There are fears of an environmental disaster in the East China Sea as a tanker continues to leak oil two days after colliding with a cargo ship.
Chinese officials have told state media the Sanchi is in danger of exploding and sinking.
Rescuers attempting to reach the site were being beaten back by toxic clouds, the transportation ministry has said.
The crew, 30 Iranians and two Bangladeshis, remain missing despite international rescue efforts.
Where, how and when did the accident happen?
The Panama-flagged Sanchi was bringing its cargo of oil from Iran to South Korea when it was in collision with the Hong Kong-registered freighter CF Crystal, carrying grain from the US, in the East China Sea, about 260km (160 miles) off the coast of Shanghai.
The collision, in the mouth of the Yangtze River Delta, occurred on Saturday evening.
The exact cause of the collision is not yet known.
What exactly is the Sanchi carrying?
The tanker, run by Iran’s leading oil shipping operator, has on board 136,000 tonnes of condensate, which is an ultra light version of crude oil.
That’s about one million barrels and at current prices is worth roughly $60m (£44m).
The Sanchi will also be carrying a certain amount of heavy – and toxic – shipping fuel.
Condensate is very different from the black crude that is often seen in oil spills.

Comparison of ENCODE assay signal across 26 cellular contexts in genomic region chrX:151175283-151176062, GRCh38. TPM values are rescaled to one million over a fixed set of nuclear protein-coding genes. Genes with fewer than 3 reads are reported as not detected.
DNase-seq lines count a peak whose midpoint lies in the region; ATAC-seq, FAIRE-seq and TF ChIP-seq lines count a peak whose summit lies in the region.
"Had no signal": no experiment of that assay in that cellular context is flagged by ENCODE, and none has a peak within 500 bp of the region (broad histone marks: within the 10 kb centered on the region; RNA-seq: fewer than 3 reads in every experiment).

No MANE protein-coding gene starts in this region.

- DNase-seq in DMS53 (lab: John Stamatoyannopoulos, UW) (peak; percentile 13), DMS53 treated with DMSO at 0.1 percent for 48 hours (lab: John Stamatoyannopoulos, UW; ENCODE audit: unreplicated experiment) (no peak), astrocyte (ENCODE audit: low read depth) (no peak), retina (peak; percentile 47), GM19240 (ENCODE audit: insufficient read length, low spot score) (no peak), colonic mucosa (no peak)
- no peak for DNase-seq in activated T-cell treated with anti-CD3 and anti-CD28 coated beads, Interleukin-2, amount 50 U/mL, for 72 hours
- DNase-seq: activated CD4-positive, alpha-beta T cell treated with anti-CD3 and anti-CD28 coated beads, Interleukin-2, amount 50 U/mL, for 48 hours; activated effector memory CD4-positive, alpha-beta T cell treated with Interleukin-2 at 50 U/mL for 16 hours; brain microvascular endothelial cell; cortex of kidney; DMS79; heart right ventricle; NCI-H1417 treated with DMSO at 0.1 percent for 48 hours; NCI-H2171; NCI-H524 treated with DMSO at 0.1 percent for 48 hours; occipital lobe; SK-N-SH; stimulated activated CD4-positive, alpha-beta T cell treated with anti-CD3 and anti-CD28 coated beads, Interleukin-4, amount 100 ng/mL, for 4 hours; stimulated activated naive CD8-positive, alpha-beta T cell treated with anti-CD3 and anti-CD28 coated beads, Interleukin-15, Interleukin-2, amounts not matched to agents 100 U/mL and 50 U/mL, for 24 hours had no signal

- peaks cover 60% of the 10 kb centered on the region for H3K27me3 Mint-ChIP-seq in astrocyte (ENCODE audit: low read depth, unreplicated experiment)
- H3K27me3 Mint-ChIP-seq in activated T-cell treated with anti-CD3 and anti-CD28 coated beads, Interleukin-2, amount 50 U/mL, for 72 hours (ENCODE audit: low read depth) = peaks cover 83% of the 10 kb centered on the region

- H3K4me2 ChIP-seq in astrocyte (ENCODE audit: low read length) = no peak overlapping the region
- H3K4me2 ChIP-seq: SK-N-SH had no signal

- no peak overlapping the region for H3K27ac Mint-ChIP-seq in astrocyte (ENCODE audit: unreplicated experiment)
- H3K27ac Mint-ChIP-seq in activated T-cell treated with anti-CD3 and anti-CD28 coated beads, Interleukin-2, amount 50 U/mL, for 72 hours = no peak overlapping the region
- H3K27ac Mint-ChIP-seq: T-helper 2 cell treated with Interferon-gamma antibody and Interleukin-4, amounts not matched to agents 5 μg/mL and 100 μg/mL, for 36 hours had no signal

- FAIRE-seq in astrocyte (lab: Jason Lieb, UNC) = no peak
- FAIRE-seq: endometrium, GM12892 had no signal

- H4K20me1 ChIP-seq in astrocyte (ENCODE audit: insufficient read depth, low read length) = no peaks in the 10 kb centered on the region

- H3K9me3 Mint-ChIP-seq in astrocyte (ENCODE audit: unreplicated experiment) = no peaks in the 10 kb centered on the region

It is highly toxic, low in density and considerably more explosive than regular crude oil.
So is it bad for the environment?
It is potentially worse than heavy crude.
Condensate remains liquid only under certain conditions.
John Driscoll of JTD Energy Services told the BBC: “Condensate is more likely to evaporate or mix in with the water.
“It also can be colour- and odour-less, so it is a lot harder to detect, contain and clean up.”
The environmental impact of the spill may be mitigated by the distance of the collision from the nearest coastline.
How is the rescue going?
The Sanchi was still ablaze on Monday morning.
There is no word on the fate of the 32-strong crew, although the 21 Chinese nationals on the grain freighter were rescued.
China has sent several ships to carry out search-and-rescue operations, while South Korea helped with a coast guard ship and a helicopter.
The US Navy also sent a military aircraft to help with the rescue efforts.